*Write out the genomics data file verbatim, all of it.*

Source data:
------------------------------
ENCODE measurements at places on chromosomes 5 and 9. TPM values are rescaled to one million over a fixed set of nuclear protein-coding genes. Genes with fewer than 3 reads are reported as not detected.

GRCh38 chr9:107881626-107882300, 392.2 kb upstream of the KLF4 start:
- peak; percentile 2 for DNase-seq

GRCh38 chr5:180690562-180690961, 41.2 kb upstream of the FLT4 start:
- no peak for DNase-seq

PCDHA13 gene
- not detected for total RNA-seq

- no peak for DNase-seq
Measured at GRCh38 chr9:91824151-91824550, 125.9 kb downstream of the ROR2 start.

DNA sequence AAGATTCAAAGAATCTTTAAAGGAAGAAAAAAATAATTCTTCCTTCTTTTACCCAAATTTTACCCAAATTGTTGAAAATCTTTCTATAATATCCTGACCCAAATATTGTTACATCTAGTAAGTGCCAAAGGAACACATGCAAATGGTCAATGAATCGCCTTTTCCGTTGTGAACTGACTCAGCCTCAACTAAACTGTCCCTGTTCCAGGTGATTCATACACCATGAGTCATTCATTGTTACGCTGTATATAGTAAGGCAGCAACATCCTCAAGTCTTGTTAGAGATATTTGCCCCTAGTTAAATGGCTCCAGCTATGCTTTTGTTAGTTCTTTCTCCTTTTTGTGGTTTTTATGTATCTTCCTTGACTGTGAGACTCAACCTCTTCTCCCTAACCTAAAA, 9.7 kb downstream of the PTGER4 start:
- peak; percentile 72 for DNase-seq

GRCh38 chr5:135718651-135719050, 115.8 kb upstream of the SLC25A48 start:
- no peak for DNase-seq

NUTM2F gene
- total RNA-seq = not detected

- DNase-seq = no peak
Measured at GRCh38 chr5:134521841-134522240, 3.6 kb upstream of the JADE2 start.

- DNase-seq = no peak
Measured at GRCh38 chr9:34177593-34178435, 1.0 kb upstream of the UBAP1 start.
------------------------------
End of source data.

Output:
ENCODE measurements at places on chromosomes 5 and 9. TPM values are rescaled to one million over a fixed set of nuclear protein-coding genes. Genes with fewer than 3 reads are reported as not detected.

GRCh38 chr9:107881626-107882300, 392.2 kb upstream of the KLF4 start:
- peak; percentile 2 for DNase-seq

GRCh38 chr5:180690562-180690961, 41.2 kb upstream of the FLT4 start:
- no peak for DNase-seq

PCDHA13 gene
- not detected for total RNA-seq

- no peak for DNase-seq
Measured at GRCh38 chr9:91824151-91824550, 125.9 kb downstream of the ROR2 start.

DNA sequence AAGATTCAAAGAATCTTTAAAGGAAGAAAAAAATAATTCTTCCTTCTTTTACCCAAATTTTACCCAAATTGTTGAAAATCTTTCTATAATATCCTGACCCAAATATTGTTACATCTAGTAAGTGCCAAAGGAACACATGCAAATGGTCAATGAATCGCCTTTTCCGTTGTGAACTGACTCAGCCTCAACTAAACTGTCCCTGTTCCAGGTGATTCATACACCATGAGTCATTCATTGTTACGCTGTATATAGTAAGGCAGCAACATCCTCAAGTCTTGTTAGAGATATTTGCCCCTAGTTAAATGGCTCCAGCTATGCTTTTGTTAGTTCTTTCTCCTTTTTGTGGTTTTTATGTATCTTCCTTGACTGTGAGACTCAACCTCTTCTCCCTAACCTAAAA, 9.7 kb downstream of the PTGER4 start:
- peak; percentile 72 for DNase-seq

GRCh38 chr5:135718651-135719050, 115.8 kb upstream of the SLC25A48 start:
- no peak for DNase-seq

NUTM2F gene
- total RNA-seq = not detected

- DNase-seq = no peak
Measured at GRCh38 chr5:134521841-134522240, 3.6 kb upstream of the JADE2 start.

- DNase-seq = no peak
Measured at GRCh38 chr9:34177593-34178435, 1.0 kb upstream of the UBAP1 start.